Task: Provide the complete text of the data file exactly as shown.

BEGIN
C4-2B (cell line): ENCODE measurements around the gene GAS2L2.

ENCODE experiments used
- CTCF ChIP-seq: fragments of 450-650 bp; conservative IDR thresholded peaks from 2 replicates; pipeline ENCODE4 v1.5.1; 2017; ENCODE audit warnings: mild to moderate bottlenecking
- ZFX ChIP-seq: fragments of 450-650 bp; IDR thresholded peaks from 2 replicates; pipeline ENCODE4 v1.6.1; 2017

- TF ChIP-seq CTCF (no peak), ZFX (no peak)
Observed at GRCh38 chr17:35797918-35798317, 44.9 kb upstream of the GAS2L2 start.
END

C4-2B (cell line): ENCODE measurements around the gene GAS2L2.

ENCODE experiments used
- CTCF ChIP-seq: fragments of 450-650 bp; conservative IDR thresholded peaks from 2 replicates; pipeline ENCODE4 v1.5.1; 2017; ENCODE audit warnings: mild to moderate bottlenecking
- ZFX ChIP-seq: fragments of 450-650 bp; IDR thresholded peaks from 2 replicates; pipeline ENCODE4 v1.6.1; 2017

- TF ChIP-seq CTCF (no peak), ZFX (no peak)
Observed at GRCh38 chr17:35797918-35798317, 44.9 kb upstream of the GAS2L2 start.